As I wrote this article, I called my 92-year-old grandmother for some advice about what helped her stay strong during the war. She simply replied, “It’s mind over matter.” She’s right – our state of mind empowers us to take a different perspective on our emotions instead of being led by them.
Stress promotes tunnel vision; focusing on the bad. Deliberately and mindfully reframing our thinking to seeing a situation as a challenge that is to be conquered, makes it easier to think more flexibly and to problem-solve. For example, being able to see the situation as an opportunity to explore new avenues of education and work and find out what truly matters to you.
Notice when your threat mindset is activated. What have you learned from past difficulties that could help you foster a challenge mindset now?
- Set new rituals and maintain healthy habits
Adapt your routine according to what this crazy situation requires. At the same time, maintain some sense of structure. For example, create a schedule for physical or fun activities.
Look after your physical and mental health. Take deep breaths, eat healthy, well-balanced meals, exercise, get plenty of sleep, and avoid alcohol and drugs.
- Challenge yourself to stay in the present
During times of uncertainty, it’s easy to slip into worrying about the future. When you notice your mind doing this, gently bring your focus back to the present moment. Notice what you can see, hear, smell, feel, taste in this moment and name them. Alternatively, engage in any tasks such as having a cup of tea, gardening, playing with your kids that brings you back to the present moment. Engaging in mindfulness exercises is a powerful tool to stay grounded when things feel out of control.
Some helpful mindfulness apps are “Calm” and “Headspace”.
- Keep your sense of humour
Keep sharing funny videos of swans surfing waves and dogs falling asleep in chairs in human-like poses. When we experience laughter and positive emotions we have a release of oxytocin which helps unwind our stress response.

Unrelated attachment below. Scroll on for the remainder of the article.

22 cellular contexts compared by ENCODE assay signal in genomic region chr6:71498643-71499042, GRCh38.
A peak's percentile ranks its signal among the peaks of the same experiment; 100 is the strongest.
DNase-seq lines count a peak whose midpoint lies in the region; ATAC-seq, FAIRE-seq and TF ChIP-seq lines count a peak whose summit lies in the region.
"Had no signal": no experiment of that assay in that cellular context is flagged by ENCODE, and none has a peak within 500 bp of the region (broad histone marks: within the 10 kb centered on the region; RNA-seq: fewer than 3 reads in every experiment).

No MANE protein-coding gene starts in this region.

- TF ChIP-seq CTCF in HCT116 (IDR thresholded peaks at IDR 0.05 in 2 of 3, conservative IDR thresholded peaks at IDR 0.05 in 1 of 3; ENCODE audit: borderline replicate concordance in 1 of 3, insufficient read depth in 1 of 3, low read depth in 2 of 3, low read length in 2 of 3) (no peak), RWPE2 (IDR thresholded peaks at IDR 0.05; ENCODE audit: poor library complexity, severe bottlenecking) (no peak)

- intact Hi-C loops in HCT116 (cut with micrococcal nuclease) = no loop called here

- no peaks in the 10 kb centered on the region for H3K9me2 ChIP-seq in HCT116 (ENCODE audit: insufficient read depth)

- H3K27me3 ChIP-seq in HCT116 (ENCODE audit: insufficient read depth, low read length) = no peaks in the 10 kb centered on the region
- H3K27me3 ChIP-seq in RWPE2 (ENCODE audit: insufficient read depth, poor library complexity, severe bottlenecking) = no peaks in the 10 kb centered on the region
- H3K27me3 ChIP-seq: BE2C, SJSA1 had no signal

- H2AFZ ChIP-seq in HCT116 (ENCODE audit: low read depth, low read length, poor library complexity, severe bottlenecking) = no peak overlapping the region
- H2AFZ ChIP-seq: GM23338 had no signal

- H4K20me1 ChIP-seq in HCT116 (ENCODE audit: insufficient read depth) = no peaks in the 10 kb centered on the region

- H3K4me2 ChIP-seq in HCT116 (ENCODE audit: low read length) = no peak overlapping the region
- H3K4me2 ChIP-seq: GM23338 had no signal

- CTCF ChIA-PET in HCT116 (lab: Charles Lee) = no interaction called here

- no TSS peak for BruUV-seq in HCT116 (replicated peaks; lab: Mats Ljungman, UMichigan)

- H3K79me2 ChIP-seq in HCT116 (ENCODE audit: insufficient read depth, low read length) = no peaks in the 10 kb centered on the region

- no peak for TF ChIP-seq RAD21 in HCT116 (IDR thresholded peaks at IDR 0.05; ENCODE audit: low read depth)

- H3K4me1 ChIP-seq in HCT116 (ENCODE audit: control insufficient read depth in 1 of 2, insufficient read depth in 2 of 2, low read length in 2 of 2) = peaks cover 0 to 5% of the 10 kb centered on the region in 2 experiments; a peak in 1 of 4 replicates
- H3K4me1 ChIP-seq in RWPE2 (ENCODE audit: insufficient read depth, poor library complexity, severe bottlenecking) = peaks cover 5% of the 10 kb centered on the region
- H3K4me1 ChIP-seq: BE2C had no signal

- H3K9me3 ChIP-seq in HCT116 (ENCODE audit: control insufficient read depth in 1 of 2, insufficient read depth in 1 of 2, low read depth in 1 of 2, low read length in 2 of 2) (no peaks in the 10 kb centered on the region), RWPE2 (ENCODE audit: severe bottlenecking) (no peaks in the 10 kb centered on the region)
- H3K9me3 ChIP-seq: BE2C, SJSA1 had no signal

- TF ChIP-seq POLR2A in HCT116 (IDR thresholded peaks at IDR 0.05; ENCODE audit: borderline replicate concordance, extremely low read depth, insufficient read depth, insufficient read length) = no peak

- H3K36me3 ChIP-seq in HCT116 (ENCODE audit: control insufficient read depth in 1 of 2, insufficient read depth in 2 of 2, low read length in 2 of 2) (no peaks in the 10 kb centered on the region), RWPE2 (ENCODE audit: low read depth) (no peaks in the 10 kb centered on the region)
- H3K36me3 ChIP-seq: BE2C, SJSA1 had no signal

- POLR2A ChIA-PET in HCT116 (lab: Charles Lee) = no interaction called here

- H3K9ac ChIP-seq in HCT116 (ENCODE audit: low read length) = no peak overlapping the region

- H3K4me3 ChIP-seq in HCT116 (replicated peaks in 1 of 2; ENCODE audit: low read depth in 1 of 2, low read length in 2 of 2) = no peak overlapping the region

- Be kind
Be kind and compassionate to yourself and others. Be gentle. Reduce perfectionism. Take micro-pauses when needed.
Acts of kindness are lovely to be on the receiving end of and they also give the person who is being kind a boost of positive emotion and a sense of purpose and control.
- Stay connected and reach out if you need more support
Check in with loved ones and stay socially connected. Talk with people you trust about what you are feeling. Practise active listening. Loneliness is a huge issue in today’s society and we need connection with each other more than ever.
If you are feeling particularly anxious or if you are struggling with your mental health, it’s OK to reach out to a mental health professional for support. You don’t have to be alone with your worry and it can be comforting to share what you are experiencing with those trained to help.
Umbrella Wellbeing have a team of clinical psychologists available via Zoom if you would like a video session. Zoom is completely secure and confidential.
This is an anxiety-provoking time. The anxiety is there to make you take sensible precautions. Now is a great time to step up and support one another and use our collective resilience to move past this pandemic.
He Waka Eke Noa: We are all in this together.
Kiwis are a resilient bunch. Throughout history we have survived war, epidemics and other trauma and tragedy. As our prime minister has previously said, “Let’s do this!”